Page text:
Patient centricity is a buzz word that is often used in the clinical trials industry, but what does it really mean? According to a research paper in MicroMass, titled Can Pharma Stay Relevant?, “defining patient centricity is like trying to hit a moving target. Although not a formal definition, patient centricity basically means ‘putting the patient first.’” In order to put patients first in clinical research, you must ask important questions early in the planning process and actually apply the knowledge to the clinical trials that are being considered and implemented. While the interpretation of how to apply the concept varies greatly, it typically involves the gathering of patient preferences and insights.
Protocols for clinical trials often are planned by researchers, scientists and clinical operations staff without much consideration of the participants that will volunteer to be a part of it. The protocol for a clinical trial outlines the design, methodology and statistical considerations and ensures that the integrity of the data collected, safety procedures and documentation follow the ICH Good Clinical Practice guidelines. With so many detailed requirements from the guidelines to consider, many have inadvertently overlooked asking whether what they have outlined in the protocol is problematic from a patient perspective. It is easy to put the integrity of the data ahead of the people whose lives will be affected by the results, but it does not have to be that way.
Becoming patient centric requires a mental shift. One way to think about it is to ask yourself “Would I do that?” or better yet “Would I ask a loved one to do that?” Some things are pretty simple given a little foresight. People with certain disease states may have simple-to-overcome obstacles that you can either react to as they come about, or you can choose the proactive approach and take the time to discern what obstacles may exist before they arise. Take, for example, a clinical trial enrolling a patient population with spinal cord injuries. When the study failed to meet the enrollment targets, it was revealed that patients were willing to participate but were unable to physically get to the study site due to their condition. That particular type of spinal cord injury required ambulance transportation, which was not considered by the sponsor, nor the principal investigators conducting the trial. In this case, replacing site visits with home visits and contracting with a special transportation company reduced the burden of the patients—but the lack of patient insight costs months of costly trial delays.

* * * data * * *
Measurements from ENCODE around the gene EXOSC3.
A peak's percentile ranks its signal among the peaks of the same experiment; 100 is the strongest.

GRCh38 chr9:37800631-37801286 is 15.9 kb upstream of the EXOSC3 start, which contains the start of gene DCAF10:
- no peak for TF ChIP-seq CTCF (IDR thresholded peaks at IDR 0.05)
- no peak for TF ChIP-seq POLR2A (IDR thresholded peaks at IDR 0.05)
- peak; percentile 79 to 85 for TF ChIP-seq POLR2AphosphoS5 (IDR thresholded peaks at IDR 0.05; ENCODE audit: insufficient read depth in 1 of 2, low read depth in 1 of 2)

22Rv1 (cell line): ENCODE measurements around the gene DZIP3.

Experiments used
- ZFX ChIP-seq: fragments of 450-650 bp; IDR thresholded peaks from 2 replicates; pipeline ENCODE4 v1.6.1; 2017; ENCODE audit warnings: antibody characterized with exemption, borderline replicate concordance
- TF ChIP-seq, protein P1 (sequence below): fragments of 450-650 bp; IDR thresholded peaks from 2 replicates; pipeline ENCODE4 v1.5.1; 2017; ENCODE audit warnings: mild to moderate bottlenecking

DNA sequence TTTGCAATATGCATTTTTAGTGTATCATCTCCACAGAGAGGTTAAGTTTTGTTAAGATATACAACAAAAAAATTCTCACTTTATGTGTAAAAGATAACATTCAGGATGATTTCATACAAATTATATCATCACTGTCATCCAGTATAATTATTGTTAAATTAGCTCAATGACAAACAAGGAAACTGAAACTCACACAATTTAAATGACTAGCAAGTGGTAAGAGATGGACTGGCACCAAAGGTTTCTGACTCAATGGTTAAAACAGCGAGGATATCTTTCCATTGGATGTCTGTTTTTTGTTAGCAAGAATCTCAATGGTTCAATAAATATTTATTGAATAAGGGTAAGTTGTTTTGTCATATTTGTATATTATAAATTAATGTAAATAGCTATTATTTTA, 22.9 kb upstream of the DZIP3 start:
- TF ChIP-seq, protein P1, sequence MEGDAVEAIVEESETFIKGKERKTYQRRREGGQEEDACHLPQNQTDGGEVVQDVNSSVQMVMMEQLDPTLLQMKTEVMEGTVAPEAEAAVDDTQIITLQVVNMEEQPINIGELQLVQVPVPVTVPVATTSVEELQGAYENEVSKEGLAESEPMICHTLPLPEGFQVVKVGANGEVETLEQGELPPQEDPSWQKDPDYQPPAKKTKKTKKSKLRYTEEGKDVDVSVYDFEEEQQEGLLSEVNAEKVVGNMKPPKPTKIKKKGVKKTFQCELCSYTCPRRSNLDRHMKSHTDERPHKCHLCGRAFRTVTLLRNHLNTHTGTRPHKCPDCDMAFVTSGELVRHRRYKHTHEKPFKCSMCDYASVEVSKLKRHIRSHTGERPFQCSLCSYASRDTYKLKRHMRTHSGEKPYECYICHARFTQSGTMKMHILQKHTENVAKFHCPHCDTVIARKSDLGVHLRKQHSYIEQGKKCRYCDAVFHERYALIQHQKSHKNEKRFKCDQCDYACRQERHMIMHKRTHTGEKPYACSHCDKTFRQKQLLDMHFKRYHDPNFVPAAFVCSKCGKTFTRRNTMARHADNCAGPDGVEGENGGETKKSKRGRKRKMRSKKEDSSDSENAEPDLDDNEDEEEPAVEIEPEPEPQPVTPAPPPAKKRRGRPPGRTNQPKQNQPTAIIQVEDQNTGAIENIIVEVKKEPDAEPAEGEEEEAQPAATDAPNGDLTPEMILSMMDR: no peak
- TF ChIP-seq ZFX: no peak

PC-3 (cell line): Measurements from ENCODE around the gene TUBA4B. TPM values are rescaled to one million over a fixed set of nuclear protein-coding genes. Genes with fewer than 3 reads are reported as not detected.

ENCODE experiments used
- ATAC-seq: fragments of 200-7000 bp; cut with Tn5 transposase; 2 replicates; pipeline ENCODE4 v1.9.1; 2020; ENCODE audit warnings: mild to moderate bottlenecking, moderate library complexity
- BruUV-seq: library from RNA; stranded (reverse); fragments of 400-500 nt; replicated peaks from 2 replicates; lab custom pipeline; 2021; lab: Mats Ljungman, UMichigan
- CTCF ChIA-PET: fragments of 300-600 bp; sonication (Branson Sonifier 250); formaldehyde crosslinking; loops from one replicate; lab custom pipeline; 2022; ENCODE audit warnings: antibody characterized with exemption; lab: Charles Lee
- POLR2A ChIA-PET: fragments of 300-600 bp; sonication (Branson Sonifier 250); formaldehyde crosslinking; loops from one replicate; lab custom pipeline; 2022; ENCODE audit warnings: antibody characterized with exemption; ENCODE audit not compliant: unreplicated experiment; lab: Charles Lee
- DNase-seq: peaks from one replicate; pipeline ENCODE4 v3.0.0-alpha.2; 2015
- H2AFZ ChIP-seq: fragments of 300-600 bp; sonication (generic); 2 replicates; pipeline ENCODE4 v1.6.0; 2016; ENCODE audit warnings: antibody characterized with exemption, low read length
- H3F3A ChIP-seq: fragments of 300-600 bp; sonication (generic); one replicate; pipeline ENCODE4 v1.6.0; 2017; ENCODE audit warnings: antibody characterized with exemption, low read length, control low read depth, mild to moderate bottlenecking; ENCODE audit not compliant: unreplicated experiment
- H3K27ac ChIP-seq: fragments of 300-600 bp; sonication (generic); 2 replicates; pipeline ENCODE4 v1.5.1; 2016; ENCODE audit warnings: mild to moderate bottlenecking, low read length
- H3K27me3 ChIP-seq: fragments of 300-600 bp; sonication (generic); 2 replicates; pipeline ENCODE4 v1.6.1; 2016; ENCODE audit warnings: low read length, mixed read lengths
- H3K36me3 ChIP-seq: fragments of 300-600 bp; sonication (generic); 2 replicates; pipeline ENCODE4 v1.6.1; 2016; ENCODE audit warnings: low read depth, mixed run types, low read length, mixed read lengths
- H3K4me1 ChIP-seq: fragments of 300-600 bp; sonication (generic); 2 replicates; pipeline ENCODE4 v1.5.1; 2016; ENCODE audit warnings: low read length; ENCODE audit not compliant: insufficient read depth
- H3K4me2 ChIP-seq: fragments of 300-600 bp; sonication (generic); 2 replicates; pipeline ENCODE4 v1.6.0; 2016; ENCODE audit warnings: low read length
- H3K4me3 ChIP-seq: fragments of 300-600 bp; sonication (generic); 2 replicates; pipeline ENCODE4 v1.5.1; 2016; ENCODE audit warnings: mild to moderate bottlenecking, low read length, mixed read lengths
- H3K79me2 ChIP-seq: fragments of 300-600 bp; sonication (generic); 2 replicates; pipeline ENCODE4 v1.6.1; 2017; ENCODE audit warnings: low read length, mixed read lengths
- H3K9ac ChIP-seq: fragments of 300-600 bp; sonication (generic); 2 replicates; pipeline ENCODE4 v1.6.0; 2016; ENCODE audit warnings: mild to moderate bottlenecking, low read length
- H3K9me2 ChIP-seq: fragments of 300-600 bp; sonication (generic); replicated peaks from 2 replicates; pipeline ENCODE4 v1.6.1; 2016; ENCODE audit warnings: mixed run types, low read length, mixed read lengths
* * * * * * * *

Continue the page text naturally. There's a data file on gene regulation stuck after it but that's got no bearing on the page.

There is a lot of data collected during a clinical trial, but most of it is clinical in nature. You may have a wealth of data about the size of legions after a psoriasis study concludes, but do you know what led the participants to volunteer in the first place? Do the volunteers receive any follow up regarding study results or are they asked to provide any type of feedback on their experience? Understanding what motivates patients and knowledge of the major obstacles to participation can aid in the design of more patient centric clinical research studies. The common goal of everyone in research, whether they are a researcher, principal investigator or the loved one of a participant, is the same—to improve lives through science.
Ashley Tointon has more than 18 years of patient recruitment and project management experience supporting clinical trials and the pharmaceutical industry. Currently she provides recruitment expertise, strategy and leadership as Principal Consultant of Accelerate Clinical Enrollment LLC. Email comments and suggestions to email@example.com
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